January 5 to 11

Brazen US hypocrisy

Saddam Hussein’s trial and execution were a brazen display of United States hypocrisy. The trial was procedurally flawed, and excerpts from the proceedings were censored. The prosecution did not establish direct responsibility for the crimes he was accused of.

The chief judge was removed mid-trial because the US-backed Iraqi government accused him of losing his neutrality. According to international and even US legal norms, this should have been sufficient reason for a mistrial.

The defence team complained they were not allowed to cross-examine witnesses and that they received a hard copy of the judgement two weeks late, with little time to prepare an appeal.

The prosecution neglected to establish definitively whether the military tribunal which convicted the 148 victims of the ”Anfal massacre” — the basis for the death sentence — was set up with the express purpose of committing crimes against humanity. This undermined the verdict, according to Human Rights Watch.

Accusations of international law violations against Saddam were omitted from the trial, including gas attacks on Iranians and Kurds. This served to veil US and British accountability. A panel of United Nations experts set up in 1984 determined that nerve gas ingredients were imported from Britain and the US, yet this trade continued throughout the 1980s.

There was no mention of the post-Anfal attacks on the Kurds because they were condoned by the US. It was deemed convenient to suppress Kurdish national aspirations in case they crossed to Turkey, a Nato ­member with a large oppressed Kurdish population.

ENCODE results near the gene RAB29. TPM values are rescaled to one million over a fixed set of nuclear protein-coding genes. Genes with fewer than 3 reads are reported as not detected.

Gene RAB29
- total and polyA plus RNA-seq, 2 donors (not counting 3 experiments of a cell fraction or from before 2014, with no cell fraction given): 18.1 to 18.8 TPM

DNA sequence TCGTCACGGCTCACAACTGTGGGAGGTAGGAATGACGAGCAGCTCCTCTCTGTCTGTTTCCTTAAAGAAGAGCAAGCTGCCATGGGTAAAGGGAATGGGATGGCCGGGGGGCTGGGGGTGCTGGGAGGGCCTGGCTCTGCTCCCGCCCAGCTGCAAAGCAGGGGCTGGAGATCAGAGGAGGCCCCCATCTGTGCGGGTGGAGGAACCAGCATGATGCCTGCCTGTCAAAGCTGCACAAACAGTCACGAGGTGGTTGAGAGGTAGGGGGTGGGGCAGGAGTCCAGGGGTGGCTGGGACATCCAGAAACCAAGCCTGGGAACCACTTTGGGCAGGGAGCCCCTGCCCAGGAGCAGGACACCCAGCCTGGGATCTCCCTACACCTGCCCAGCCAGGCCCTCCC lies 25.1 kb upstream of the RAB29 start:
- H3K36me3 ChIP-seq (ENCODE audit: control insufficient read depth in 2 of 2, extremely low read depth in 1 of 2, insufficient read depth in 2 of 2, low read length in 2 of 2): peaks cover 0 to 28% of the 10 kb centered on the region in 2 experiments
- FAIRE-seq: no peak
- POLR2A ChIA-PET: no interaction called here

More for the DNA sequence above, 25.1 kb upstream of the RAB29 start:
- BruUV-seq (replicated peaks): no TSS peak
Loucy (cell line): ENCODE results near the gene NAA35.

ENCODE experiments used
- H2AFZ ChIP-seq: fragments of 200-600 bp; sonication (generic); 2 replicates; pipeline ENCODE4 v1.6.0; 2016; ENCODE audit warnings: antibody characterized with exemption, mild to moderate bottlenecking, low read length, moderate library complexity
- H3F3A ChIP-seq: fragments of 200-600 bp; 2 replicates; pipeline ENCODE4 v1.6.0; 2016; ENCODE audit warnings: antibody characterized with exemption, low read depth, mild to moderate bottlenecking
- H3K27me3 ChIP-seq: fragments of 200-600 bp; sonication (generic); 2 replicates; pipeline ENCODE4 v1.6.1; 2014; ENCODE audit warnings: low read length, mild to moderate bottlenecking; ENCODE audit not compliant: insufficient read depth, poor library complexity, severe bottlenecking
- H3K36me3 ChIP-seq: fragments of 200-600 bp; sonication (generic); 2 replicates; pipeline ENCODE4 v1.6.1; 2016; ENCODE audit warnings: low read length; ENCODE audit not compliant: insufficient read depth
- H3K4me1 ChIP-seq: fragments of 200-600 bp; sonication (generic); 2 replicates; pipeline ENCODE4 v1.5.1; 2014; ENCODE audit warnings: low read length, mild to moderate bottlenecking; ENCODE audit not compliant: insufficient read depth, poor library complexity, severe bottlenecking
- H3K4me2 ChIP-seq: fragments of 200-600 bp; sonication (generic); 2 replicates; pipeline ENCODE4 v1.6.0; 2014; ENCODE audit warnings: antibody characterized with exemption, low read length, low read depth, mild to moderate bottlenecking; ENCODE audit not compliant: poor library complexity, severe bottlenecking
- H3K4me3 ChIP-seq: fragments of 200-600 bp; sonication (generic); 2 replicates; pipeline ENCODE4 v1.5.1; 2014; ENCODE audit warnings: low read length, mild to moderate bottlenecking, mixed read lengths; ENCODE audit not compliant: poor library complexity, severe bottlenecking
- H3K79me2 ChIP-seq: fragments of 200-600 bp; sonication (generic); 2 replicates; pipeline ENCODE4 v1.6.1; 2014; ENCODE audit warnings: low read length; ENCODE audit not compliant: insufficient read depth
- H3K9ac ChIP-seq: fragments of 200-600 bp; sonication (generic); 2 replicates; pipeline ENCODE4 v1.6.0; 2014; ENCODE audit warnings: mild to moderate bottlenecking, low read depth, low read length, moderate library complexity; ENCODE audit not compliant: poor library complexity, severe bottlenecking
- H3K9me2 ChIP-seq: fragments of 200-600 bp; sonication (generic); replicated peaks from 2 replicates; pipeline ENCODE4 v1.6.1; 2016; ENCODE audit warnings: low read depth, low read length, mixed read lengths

Human Rights Watch also points out the sentence was in breach of the Geneva Convention regarding the treatment of prisoners of war. And the US shares responsibility for the cruel manner of the execution: even the Nazis hanged at Nuremberg were not mocked by their executioners.

Far from ending the cycle of violence in Iraq, the execution will make matters worse. Its motive was revenge rather than justice. And it can only fuel sectarian violence. — Samore Herbstein, Azapo Gauteng

Gay marriage hurts no one

Drew Forrest’s claim that the ”core teaching” of Christianity is summed up in the Sermon on the Mount is incorrect (”Love — and do as I tell you”, December 21). If there is a core to Christianity, it would be the historic creeds to which Christian churches subscribe.

And the fact that Jesus opposed the legalism of the Pharisees does not mean he was anti-law or moral absolutes. In the Sermon on the Mount he himself said: ”I have come to fulfil the law, not destroy it.”

Augustine’s dictum ”Love and do what you want”, equally, does not support a situational ethic. It was used to justify his support for the coercion of heretics and schismatics by Christian magistrates.

On the issue of homosexuality, it would help rational debate if we have argument, rather than mere assertions. — Charles Dickson, Cape Town

What do opponents of gay marriage mean by saying marriage is a religious institution and gay marriage will make a mockery of traditional marriage?

If marriage is a religious institution, why are heterosexual couples without any religious affiliation afforded such a variety of ways of marrying? Heterosexual atheists are allowed to marry! Straight couples can be married by the justice of the peace; by a ship captain on a cruise ship!